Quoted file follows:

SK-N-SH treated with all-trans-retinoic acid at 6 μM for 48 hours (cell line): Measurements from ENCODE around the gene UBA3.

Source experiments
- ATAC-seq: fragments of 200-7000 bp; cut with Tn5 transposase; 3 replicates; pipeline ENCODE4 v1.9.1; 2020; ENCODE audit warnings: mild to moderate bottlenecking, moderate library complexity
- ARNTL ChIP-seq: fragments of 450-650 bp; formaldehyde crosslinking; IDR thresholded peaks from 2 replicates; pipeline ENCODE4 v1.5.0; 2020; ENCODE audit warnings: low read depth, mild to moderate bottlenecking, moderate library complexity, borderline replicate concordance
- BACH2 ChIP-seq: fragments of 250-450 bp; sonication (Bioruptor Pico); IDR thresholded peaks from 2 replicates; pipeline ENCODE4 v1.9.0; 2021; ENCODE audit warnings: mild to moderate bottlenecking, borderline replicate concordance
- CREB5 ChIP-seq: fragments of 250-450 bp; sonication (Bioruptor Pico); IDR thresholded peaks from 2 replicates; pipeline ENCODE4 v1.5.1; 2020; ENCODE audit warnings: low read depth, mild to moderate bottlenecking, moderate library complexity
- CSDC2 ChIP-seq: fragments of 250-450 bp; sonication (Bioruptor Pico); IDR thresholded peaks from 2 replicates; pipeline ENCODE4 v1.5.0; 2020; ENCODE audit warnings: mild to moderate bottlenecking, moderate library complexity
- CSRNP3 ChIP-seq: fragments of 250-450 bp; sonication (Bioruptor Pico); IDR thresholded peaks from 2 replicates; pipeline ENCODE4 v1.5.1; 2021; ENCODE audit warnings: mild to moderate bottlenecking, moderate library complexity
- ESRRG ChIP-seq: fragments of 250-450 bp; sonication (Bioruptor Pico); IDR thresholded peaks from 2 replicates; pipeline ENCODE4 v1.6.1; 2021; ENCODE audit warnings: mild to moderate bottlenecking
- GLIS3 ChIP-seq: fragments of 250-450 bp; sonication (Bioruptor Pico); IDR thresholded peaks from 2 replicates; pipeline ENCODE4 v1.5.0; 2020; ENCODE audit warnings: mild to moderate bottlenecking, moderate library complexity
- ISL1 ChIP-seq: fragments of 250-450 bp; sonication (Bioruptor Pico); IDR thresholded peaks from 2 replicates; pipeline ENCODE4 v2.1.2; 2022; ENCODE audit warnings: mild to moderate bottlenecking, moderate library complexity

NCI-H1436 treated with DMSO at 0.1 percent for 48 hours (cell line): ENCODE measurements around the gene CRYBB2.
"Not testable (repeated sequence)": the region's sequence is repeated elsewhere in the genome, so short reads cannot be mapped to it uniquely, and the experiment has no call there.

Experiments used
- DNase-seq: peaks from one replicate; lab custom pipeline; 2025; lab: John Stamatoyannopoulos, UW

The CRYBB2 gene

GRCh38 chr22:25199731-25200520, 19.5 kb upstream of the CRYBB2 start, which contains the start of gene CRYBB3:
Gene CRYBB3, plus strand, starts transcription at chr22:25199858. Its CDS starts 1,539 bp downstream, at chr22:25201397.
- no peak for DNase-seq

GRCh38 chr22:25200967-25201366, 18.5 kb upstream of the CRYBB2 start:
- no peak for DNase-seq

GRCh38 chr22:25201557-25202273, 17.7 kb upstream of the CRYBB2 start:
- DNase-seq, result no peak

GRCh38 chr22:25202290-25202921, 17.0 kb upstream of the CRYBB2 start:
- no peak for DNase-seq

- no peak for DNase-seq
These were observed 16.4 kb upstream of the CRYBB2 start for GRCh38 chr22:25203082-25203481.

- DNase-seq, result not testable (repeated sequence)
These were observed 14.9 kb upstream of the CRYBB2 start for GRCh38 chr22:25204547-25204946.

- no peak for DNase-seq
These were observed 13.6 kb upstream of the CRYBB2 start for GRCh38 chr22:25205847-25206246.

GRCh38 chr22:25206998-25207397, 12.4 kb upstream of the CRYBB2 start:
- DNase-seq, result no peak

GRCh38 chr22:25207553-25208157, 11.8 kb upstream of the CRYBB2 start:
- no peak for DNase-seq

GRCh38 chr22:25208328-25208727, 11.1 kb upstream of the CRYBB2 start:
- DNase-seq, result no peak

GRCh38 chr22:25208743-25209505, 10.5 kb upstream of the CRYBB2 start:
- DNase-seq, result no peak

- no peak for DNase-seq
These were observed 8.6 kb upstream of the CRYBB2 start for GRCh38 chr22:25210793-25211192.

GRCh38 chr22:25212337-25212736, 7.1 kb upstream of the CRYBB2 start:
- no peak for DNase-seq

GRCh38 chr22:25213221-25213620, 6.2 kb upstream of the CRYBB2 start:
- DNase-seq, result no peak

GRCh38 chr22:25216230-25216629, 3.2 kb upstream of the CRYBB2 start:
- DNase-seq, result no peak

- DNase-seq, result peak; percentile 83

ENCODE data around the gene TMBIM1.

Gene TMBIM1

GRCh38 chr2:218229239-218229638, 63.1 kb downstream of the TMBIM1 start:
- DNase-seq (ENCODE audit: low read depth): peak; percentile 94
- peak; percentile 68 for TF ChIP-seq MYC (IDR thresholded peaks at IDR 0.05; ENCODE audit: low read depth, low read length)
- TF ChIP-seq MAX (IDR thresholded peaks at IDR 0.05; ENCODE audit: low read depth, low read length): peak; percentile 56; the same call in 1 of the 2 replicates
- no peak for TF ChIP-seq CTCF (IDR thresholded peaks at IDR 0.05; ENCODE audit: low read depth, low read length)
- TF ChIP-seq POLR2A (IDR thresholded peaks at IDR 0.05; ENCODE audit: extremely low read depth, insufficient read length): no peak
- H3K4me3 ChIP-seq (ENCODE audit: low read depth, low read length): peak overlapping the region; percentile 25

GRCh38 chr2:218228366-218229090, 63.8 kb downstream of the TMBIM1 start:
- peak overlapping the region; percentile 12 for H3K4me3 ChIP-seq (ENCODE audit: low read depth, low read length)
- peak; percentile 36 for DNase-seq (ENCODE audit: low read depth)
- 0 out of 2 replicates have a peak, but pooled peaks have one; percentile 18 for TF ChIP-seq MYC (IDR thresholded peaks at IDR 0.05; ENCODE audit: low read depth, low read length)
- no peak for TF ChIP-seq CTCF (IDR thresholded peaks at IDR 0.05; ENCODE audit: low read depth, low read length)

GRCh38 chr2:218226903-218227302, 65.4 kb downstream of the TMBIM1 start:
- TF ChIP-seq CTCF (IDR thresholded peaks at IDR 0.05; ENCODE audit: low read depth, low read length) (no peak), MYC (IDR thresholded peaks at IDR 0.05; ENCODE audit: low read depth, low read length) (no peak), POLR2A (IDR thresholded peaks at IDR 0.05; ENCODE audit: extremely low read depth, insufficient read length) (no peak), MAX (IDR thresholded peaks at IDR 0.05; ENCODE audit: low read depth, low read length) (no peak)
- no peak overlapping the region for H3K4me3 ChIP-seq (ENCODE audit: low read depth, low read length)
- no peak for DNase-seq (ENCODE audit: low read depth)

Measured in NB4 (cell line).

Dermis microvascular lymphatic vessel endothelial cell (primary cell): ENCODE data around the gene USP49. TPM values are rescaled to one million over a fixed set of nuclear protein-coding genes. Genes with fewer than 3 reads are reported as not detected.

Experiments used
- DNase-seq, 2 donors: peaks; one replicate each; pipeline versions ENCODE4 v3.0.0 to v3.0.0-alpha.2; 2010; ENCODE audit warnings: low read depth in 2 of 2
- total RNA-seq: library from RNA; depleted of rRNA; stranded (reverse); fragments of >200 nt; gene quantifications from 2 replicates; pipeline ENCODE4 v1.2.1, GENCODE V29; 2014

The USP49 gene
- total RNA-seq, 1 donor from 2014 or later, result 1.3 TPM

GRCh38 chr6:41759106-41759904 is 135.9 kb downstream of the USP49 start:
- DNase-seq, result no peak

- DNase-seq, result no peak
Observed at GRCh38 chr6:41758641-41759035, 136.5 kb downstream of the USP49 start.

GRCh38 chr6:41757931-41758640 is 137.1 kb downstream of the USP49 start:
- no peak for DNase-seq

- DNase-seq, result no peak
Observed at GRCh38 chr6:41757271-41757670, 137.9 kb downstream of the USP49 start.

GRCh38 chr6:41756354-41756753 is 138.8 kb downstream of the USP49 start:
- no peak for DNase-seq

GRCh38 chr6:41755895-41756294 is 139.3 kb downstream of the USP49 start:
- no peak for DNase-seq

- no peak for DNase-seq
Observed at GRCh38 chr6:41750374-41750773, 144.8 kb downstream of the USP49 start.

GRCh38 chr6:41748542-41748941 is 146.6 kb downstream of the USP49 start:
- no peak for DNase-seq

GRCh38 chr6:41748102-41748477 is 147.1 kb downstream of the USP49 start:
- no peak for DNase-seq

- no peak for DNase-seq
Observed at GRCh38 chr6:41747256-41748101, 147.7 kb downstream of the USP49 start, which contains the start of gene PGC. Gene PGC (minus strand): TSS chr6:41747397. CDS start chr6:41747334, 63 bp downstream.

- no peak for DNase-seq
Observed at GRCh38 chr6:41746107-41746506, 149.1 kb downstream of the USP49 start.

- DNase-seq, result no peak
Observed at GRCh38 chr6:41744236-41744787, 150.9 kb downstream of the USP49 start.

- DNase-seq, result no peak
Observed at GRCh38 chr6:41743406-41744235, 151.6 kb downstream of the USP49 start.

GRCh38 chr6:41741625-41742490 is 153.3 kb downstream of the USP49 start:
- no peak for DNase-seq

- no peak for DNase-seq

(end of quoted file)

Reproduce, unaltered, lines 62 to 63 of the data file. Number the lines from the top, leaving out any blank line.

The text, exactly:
- no peak for TF ChIP-seq CTCF (IDR thresholded peaks at IDR 0.05; ENCODE audit: low read depth, low read length)

GRCh38 chr2:218226903-218227302, 65.4 kb downstream of the TMBIM1 start: